I'm back home ahead of schedule! Hooray! But I have to go back this weekend! Boo! But I get to pick up this week's comics on Wednesday now! Hooray! And that's all I've got for that. Try to close on a high note.
Feeling a tad addled from lack of sleep (again?! Will I ever get my clock back on schedule?), I'm going to forgo the book post I had plan for awhile (probably until I'm back on the road), and discuss two more movies I watched that I hadn't seen before. It really is nice to have a friend with an extensive DVD collection, just as it's nice for him to have a friend always willing to be the designated driver (that'd be me).
Talladega Nights: I may be a tad fuzzy on this, since we were watching it at 2 in the morning and Alex had noisy, drunken guests show up part way through, so I missed some of the jokes, I think. That, after said noisy guests left, lead Alex and I to ponder how it is the two of us can talk throughout the movie and still hear and follow everything, but when it was just one of the guests talking, we couldn't hear anything. We concluded we've learned to talk around the dialogue, rather than over it.
Anyway, Ferrell really enjoys playing these clueless guys that follow their own blind and dumb drummer. Or maybe he hates playing them, but keeps doing it because it gifts him with a fat wallet. Could be either way, I suppose. I enjoyed Gary Cole as Ricky Bobby's 'miserable, transient' father, and the interaction between Ricky and Cal, especially once Ricky has decided he hates Cal, except he keeps forgetting when Cal offers to come by to visit in whichever vehicle Ricky misses the most. The stuff about "phantom fire" got tedious after awhile, and I'm thinking I had to miss some of the development of the subplot with the "bookish, yet hot" secretary, because she seemed to appear out of nowhere late in the movie (I know she'd been in the movie earlier, but not that significantly). Personally, I blame the noisy guest (really, there was only one of them being noisy). Or Alex' dog. But not the meatloaf, that was good stuff. Where the hell was I?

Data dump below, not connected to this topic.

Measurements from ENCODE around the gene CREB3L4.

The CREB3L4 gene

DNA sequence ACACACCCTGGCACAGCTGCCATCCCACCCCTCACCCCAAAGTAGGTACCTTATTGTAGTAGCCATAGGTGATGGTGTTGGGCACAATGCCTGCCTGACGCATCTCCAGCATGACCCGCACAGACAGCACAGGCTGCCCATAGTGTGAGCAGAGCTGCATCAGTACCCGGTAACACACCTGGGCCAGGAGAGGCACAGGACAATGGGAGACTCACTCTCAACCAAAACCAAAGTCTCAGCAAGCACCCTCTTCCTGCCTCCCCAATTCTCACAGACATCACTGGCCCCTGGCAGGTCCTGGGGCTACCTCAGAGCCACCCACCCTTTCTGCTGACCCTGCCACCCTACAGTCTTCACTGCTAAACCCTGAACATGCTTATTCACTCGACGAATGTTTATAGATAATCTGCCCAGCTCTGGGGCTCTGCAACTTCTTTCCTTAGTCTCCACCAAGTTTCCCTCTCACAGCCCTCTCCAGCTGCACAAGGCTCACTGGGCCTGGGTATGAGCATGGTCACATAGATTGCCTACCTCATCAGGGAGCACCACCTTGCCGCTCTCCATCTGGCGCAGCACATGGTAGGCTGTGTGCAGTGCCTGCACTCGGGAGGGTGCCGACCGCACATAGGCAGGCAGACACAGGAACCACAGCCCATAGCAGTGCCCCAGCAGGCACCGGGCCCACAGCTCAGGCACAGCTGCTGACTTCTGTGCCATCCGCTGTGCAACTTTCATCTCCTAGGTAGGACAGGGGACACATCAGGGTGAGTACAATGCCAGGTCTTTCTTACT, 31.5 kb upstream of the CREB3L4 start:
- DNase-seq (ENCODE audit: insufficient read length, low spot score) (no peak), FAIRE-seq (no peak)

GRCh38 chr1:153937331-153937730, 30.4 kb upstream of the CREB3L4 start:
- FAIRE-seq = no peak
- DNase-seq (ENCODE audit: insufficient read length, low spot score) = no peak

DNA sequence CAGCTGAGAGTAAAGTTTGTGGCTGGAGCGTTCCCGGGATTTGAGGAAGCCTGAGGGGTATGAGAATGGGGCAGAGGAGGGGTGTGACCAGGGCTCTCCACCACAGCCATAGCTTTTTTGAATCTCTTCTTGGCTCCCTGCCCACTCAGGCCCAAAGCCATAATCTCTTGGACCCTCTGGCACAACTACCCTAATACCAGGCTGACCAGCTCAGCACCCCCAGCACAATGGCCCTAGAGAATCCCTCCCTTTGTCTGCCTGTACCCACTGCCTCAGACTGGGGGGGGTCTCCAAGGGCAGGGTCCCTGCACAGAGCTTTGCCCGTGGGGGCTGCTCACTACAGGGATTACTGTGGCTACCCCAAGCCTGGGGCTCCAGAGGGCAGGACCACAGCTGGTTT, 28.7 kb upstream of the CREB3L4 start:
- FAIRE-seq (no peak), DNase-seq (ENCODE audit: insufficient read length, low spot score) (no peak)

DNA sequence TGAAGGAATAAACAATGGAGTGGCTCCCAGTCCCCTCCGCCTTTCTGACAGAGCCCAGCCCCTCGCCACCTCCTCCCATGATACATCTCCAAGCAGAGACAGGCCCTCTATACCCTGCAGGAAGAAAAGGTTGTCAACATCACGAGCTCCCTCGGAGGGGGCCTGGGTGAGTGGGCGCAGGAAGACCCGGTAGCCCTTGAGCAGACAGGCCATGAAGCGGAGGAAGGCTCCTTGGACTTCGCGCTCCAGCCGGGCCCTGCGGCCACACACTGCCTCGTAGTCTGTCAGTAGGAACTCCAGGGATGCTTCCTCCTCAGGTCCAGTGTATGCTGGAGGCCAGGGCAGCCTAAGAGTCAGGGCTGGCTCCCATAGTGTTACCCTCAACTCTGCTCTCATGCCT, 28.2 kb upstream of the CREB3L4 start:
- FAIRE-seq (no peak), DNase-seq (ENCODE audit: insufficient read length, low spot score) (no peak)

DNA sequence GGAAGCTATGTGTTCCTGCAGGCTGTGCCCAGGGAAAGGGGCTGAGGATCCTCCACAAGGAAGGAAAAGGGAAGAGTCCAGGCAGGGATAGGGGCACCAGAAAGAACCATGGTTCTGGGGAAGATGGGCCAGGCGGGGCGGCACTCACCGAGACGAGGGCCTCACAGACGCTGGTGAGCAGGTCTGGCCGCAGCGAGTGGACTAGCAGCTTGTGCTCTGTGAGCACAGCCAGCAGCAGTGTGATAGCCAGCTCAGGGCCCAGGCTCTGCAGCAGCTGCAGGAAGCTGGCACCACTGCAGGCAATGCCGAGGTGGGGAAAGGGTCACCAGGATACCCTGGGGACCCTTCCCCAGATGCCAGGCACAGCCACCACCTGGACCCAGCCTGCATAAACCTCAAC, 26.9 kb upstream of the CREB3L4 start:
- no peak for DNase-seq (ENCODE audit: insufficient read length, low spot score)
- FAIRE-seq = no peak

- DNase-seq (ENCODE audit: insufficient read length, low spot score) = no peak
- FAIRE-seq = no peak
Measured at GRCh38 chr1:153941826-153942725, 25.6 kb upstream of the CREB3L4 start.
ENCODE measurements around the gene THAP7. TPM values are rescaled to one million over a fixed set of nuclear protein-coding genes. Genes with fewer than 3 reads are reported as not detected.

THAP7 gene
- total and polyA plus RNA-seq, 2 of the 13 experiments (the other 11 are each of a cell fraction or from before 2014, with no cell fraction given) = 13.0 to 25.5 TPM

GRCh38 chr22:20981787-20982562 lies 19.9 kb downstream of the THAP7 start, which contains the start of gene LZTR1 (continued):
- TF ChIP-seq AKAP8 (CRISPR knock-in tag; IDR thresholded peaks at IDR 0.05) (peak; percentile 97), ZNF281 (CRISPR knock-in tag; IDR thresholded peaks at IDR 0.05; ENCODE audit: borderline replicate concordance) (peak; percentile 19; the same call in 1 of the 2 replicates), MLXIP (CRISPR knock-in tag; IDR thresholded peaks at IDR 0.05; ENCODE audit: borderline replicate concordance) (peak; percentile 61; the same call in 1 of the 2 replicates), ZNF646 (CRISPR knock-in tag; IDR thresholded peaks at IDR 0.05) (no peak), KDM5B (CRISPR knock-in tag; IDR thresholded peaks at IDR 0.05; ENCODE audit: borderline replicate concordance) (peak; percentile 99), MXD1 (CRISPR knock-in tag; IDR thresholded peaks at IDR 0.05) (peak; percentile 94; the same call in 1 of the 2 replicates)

I'm trying to decide though, would this movie qualify as a satire? It seems to be making fun of aspects NASCAR culture (the endorsements, for example), as well as some of the broader cliches of sports (winning is all that counts/if you aren't first, you're last and the bit with the interviews of "famous" people in the crowd), but I'm not sure whether that tone was consistent enough to qualify. Like I said, I was distracted during the viewing.
Just Friends: I have no idea why I chose to watch this to pass time until Alex managed to wake up (I'm also not sure why we always agree to meet at his house at 10, when he's never awake at that point). I suppose this movie would have fit in well with that whole discussion about the "nice guys" that was making the rounds several months back, since that seemed to be the whole point. A couple of things about the movie. It's interesting that at times, I found it painful to watch Chris character make a fool of himself in his attempts to woo his idol of affection, but I didn't have any difficulties watching Ricky Bobby act the fool. Maybe because he was more oblivious to what was happening, while Chris seemed aware that everything he was trying was failing miserably.
Secondly, I found it kind of odd that Chris and Jamie (hopefully that doesn't surprise you) could wind up together given his drunken outburst at her place of business, which culminated in her punching his lights out, and someone being happy they got to throw Reynolds into the snow while saying 'And stay out!' I did laugh at the guy being happy about that, though I don't think he said it forcefully enough. He's been waiting years to say it, he really ought to have sold it more. And I've wandered off-topic again. What I was getting at was, was Chris actually a nice guy, ever? Did he legitimately care about Jamie, or was it always about getting in bed with her? I like to think he was a nice guy, back in school, but allowed dissatisfaction with how things turned out to make him bitter over the years, which finally spilled out there in the bar, when he started calling her a tease. I'm less certain how much of that good person (has less negative connotations associated with it than "nice guy", don't you think?) is left, but there were moments when it showed through (his concern about sex potentially ruining their friendship being one part). I couldn't really recommend this one, not that I actually recommended Talladega Nights either, but I figure you're more likely to have seen that already if you were going to.
The Village: I know, I've already watched this movie, and discussed it multiple times, but there are certain scenes I like, so I keep rewatching those (usually while trying unsuccessfully to get Alex up and moving). I've been trying to figure out, at the end, when Noah attacks Ivy in the woods, what's his intent? Is he actually trying to hurt her, angry over her liking Lucius, or is he still just playing a game?
Must sleep now.